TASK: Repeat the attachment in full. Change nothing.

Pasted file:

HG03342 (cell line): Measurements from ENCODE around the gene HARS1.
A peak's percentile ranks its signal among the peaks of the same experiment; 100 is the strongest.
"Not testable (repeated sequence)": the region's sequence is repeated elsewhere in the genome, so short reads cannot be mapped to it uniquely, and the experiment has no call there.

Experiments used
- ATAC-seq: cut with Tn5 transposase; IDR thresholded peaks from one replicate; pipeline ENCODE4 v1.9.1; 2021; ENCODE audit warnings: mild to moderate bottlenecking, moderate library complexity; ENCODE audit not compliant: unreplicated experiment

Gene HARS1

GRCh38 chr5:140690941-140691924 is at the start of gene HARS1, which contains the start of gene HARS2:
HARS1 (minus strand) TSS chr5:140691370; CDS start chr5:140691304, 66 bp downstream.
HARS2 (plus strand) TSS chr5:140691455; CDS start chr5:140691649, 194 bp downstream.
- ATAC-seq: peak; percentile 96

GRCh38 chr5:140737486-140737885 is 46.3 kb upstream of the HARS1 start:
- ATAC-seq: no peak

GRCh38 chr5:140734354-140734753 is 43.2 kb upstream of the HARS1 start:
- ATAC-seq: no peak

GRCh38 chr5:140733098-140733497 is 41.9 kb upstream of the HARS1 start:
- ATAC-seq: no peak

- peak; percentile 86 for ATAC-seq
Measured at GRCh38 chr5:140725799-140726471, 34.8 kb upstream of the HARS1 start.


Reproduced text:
HG03342 (cell line): Measurements from ENCODE around the gene HARS1.
A peak's percentile ranks its signal among the peaks of the same experiment; 100 is the strongest.
"Not testable (repeated sequence)": the region's sequence is repeated elsewhere in the genome, so short reads cannot be mapped to it uniquely, and the experiment has no call there.

Experiments used
- ATAC-seq: cut with Tn5 transposase; IDR thresholded peaks from one replicate; pipeline ENCODE4 v1.9.1; 2021; ENCODE audit warnings: mild to moderate bottlenecking, moderate library complexity; ENCODE audit not compliant: unreplicated experiment

Gene HARS1

GRCh38 chr5:140690941-140691924 is at the start of gene HARS1, which contains the start of gene HARS2:
HARS1 (minus strand) TSS chr5:140691370; CDS start chr5:140691304, 66 bp downstream.
HARS2 (plus strand) TSS chr5:140691455; CDS start chr5:140691649, 194 bp downstream.
- ATAC-seq: peak; percentile 96

GRCh38 chr5:140737486-140737885 is 46.3 kb upstream of the HARS1 start:
- ATAC-seq: no peak

GRCh38 chr5:140734354-140734753 is 43.2 kb upstream of the HARS1 start:
- ATAC-seq: no peak

GRCh38 chr5:140733098-140733497 is 41.9 kb upstream of the HARS1 start:
- ATAC-seq: no peak

- peak; percentile 86 for ATAC-seq
Measured at GRCh38 chr5:140725799-140726471, 34.8 kb upstream of the HARS1 start.